In 2002, the UN Committee on Economic, Social and Cultural Rights adopted General Comment No. 15 on the right to water, which underlined that the “human right to water is indispensable for leading a life in human dignity.” In 2010, through Resolution 64/292, the UN General Assembly explicitly recognized the human right to water and sanitation and acknowledged that clean drinking water and sanitation are essential to the realization of all human rights. The Millennium Development Goal (MDG) target is to reduce by half the proportion of people without access to basic sanitation by 2015.   

Potable water is a source of life and access to it is a human right. The UN suggests that each person needs 20-50 liters of water a day to ensure their basic needs for drinking, cooking and cleaning. Yet, between 783 and 894 million people in the world do not have access to safe water. At any given time, nearly half the people in the developing world are suffering from one or more of the main diseases associated with dirty water and inadequate sanitation such as diarrhea, guinea worm, trachoma, and schistosomiasis. Around 700,000 children die every year from diarrhea caused by unsafe water and poor sanitation - that’s almost 2,000 children a day. In fact, diarrhea kills more children every year than AIDS, malaria and measles combined.imageLuckily, statistics also provide some good news: experts estimate that for every $1 invested in water and sanitation, an average of $4 is returned in increased productivity.     


Several inter-governmental and non-governmental organizations, including WaterAid and  UN Water, work tirelessly across the globe to realize everyone’s right to water and decent standard of living. By improving access to safe water and sanitation in the poorest communities, and by educating people about the importance of hygiene, they transform and save millions of lives. 

"Safe water and sanitation close to people’s homes have far reaching and wide ranging benefits which extend way beyond the expected improvements to health and the reduction in time spent collecting water," say experts at WaterAid. "Our projects enable communities to achieve a better quality of life and escape the spiral of poverty," they add. Since 1981, WaterAid has reached 17.5 million people with safe water and  12.9 million people with sanitation.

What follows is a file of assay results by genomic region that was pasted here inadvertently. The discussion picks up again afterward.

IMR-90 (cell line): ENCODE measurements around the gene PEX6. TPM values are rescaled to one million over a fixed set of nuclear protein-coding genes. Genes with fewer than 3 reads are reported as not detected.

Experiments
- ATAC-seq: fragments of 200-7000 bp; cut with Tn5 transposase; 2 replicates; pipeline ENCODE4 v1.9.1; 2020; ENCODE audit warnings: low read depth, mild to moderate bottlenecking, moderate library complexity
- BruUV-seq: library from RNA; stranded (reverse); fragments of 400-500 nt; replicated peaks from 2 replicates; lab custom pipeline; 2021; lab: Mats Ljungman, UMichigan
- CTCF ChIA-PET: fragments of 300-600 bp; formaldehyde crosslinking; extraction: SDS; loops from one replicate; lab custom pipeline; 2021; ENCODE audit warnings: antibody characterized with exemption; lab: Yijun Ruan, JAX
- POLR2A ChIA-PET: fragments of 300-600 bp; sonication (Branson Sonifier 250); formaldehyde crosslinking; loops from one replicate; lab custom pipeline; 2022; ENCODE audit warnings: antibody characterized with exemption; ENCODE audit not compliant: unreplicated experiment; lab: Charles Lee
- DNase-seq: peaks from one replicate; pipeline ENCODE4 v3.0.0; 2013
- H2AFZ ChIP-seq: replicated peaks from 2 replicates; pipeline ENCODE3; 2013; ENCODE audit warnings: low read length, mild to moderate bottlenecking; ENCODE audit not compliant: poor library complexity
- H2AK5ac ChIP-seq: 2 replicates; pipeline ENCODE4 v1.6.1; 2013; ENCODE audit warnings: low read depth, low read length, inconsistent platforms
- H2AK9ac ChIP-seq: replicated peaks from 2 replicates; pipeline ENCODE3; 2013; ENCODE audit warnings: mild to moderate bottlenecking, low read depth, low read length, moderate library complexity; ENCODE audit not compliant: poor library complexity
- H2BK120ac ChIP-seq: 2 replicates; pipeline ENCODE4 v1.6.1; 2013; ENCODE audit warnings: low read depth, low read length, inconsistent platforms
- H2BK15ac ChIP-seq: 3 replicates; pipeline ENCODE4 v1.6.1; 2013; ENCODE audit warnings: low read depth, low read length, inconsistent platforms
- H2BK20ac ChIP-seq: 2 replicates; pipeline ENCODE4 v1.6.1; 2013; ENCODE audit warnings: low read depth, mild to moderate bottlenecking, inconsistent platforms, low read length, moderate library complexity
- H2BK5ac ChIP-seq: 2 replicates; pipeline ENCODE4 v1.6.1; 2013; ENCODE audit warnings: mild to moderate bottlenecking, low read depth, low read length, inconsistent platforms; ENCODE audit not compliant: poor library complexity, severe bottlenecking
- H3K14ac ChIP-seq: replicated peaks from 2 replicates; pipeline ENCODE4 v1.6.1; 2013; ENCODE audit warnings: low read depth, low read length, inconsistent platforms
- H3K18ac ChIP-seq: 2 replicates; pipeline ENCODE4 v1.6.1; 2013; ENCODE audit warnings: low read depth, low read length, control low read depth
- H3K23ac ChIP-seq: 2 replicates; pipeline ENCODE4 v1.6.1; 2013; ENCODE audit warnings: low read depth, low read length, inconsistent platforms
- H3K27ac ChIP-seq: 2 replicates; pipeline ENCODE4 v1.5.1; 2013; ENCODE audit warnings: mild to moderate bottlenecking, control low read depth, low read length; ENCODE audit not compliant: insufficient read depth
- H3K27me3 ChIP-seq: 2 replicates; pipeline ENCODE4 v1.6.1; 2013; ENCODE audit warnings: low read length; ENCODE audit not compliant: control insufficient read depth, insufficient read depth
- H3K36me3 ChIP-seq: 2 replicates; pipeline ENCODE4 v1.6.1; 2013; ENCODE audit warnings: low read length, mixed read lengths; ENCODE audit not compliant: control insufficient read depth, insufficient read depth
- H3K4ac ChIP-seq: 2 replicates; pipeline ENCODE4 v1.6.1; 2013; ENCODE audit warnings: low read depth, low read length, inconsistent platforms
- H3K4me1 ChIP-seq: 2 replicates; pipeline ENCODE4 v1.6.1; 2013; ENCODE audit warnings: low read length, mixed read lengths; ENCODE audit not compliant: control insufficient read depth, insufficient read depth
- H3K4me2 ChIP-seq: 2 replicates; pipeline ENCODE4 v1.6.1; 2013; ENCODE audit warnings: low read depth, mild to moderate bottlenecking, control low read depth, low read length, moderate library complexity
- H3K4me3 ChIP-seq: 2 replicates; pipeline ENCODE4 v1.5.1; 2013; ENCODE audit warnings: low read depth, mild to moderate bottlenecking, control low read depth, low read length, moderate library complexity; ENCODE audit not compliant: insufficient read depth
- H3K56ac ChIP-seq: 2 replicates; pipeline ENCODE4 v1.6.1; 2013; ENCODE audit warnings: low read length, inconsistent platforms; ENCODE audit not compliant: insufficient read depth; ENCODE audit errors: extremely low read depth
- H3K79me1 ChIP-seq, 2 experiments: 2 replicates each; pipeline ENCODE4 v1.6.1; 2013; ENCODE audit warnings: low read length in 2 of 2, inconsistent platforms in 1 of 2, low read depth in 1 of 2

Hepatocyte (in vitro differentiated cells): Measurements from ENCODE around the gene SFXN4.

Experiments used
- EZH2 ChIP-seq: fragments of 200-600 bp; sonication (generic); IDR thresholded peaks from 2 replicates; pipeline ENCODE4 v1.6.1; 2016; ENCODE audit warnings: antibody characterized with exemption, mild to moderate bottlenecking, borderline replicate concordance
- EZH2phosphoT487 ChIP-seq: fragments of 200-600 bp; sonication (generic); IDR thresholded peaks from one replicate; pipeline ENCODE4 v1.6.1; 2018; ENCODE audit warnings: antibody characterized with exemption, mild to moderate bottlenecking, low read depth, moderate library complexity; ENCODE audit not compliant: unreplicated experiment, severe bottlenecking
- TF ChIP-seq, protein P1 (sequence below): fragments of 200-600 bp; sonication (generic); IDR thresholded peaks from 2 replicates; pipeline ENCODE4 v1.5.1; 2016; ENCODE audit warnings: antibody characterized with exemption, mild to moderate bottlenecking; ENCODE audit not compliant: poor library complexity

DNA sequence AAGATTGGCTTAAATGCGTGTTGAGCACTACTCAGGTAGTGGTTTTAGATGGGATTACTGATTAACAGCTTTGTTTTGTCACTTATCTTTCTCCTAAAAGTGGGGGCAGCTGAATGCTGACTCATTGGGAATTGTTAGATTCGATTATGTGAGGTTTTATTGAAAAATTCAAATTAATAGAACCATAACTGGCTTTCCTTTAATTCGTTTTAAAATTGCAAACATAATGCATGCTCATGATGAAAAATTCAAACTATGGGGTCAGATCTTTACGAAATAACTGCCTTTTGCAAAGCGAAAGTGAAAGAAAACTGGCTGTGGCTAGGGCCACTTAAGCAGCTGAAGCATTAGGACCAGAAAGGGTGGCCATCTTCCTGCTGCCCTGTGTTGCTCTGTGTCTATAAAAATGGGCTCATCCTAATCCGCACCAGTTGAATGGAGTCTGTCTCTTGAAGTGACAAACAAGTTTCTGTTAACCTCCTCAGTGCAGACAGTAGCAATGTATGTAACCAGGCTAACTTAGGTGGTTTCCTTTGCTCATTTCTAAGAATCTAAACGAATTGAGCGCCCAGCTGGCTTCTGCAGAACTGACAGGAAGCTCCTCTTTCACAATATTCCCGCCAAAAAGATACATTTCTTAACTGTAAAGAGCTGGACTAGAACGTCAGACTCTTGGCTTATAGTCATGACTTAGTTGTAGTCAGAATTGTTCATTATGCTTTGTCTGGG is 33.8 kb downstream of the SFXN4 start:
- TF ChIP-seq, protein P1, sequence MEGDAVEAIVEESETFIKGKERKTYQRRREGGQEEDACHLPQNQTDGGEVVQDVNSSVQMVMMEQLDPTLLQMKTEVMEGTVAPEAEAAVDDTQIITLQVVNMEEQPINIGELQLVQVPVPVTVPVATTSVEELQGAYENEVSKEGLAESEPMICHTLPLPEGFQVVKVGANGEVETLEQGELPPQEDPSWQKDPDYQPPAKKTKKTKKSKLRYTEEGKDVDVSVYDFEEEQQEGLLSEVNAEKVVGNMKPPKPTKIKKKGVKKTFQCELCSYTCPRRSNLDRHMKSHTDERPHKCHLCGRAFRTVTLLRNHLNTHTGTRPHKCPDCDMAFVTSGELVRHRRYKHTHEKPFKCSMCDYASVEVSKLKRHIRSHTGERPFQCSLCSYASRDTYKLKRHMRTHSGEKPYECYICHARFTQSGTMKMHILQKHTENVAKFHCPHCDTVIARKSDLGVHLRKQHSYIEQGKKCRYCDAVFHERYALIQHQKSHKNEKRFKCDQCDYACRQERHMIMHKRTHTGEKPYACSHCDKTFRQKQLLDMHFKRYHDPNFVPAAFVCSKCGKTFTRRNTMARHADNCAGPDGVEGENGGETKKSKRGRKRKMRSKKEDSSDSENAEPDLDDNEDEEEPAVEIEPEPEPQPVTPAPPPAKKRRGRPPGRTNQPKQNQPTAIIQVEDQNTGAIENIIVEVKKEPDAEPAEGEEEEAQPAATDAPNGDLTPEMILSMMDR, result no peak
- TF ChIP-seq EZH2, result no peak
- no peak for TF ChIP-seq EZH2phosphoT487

Give a Gift of Water

In December 2010, the UN General Assembly declared 2013 as the UN International Year of Water Cooperation (resolution A/RES/65/154). On March 22, the international community will celebrate the annual World Water Day as a means of focusing attention on the importance of freshwater and advocating for the sustainable management of freshwater resources. This is a really good time to learn more about world water and sanitation issues and give a gift of clean water to families in need.

For more information about how to contribute, visit WaterAid’s:

  • Learn Zone full of educational materials, videos, information sheets, and games.
  • SH2OP for Life store where you can buy handpumps, faucets, wells, and water for life.

Social Media Guide


WaterAid on Instagram


This post was written in cooperation with the  Global Team of 200 - a highly specialized group of members of Mom Bloggers for Social Good that concentrates on issues involving women and girls, children, world hunger, and maternal health. Individually we are all powerful. Together we can change the world. We believe in the power of collective action to help others and believe in ourselves to make this world a better place for our children and the world’s children.

Children Need Love, Not Chains

There can be no keener revelation of a society’s soul than the way in which it treats its childrenNelson Mandela


In the summer of 2011, I spent three weeks in beautiful Nepal where I conducted a study assessing the country’s response to trafficking in persons, including women and children. In addition to Kathmandu Valley, I traveled to the districts of Makwanpur, Morang, and Kanchanpur, spanning from the East to the Far West of Nepal.

Every person I met with during my journey through the hills and plains of Nepal shed an important light on the nature and forms of human trafficking and on the plight of survivors who confront acute challenges on their path to recovery and reintegration. My conversations with the survivors were particularly disconcerting. To protect their privacy and ensure their safety, I did not take their photographs, but their faces and self-induced images of their stories will always remind me of the importance and urgency of the global fight against trafficking in persons.